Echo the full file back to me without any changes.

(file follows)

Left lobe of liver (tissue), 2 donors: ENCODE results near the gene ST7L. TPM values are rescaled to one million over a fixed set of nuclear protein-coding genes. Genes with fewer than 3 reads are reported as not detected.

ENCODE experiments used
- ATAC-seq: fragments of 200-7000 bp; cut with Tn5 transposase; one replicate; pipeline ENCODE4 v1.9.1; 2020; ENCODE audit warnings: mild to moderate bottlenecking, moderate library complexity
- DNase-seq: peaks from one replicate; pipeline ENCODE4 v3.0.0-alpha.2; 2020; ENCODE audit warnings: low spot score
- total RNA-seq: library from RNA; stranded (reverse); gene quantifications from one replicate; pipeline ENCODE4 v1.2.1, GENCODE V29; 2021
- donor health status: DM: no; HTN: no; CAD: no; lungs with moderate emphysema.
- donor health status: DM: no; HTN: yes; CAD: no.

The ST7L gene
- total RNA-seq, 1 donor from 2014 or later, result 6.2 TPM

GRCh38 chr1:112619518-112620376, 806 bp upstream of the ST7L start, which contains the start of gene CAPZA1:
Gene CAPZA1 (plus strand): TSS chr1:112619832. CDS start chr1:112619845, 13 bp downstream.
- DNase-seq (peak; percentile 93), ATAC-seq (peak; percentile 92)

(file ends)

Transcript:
Left lobe of liver (tissue), 2 donors: ENCODE results near the gene ST7L. TPM values are rescaled to one million over a fixed set of nuclear protein-coding genes. Genes with fewer than 3 reads are reported as not detected.

ENCODE experiments used
- ATAC-seq: fragments of 200-7000 bp; cut with Tn5 transposase; one replicate; pipeline ENCODE4 v1.9.1; 2020; ENCODE audit warnings: mild to moderate bottlenecking, moderate library complexity
- DNase-seq: peaks from one replicate; pipeline ENCODE4 v3.0.0-alpha.2; 2020; ENCODE audit warnings: low spot score
- total RNA-seq: library from RNA; stranded (reverse); gene quantifications from one replicate; pipeline ENCODE4 v1.2.1, GENCODE V29; 2021
- donor health status: DM: no; HTN: no; CAD: no; lungs with moderate emphysema.
- donor health status: DM: no; HTN: yes; CAD: no.

The ST7L gene
- total RNA-seq, 1 donor from 2014 or later, result 6.2 TPM

GRCh38 chr1:112619518-112620376, 806 bp upstream of the ST7L start, which contains the start of gene CAPZA1:
Gene CAPZA1 (plus strand): TSS chr1:112619832. CDS start chr1:112619845, 13 bp downstream.
- DNase-seq (peak; percentile 93), ATAC-seq (peak; percentile 92)